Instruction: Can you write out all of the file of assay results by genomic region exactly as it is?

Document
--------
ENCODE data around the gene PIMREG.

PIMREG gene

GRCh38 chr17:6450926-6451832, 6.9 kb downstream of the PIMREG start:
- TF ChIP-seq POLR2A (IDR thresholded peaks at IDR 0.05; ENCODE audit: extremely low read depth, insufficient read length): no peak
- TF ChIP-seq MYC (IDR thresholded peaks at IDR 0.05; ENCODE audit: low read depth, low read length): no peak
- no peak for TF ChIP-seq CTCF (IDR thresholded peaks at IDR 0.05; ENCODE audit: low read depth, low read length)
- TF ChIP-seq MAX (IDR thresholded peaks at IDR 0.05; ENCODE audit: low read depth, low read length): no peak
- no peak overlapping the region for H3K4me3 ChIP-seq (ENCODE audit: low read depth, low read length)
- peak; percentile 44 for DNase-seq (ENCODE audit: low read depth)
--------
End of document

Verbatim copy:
ENCODE data around the gene PIMREG.

PIMREG gene

GRCh38 chr17:6450926-6451832, 6.9 kb downstream of the PIMREG start:
- TF ChIP-seq POLR2A (IDR thresholded peaks at IDR 0.05; ENCODE audit: extremely low read depth, insufficient read length): no peak
- TF ChIP-seq MYC (IDR thresholded peaks at IDR 0.05; ENCODE audit: low read depth, low read length): no peak
- no peak for TF ChIP-seq CTCF (IDR thresholded peaks at IDR 0.05; ENCODE audit: low read depth, low read length)
- TF ChIP-seq MAX (IDR thresholded peaks at IDR 0.05; ENCODE audit: low read depth, low read length): no peak
- no peak overlapping the region for H3K4me3 ChIP-seq (ENCODE audit: low read depth, low read length)
- peak; percentile 44 for DNase-seq (ENCODE audit: low read depth)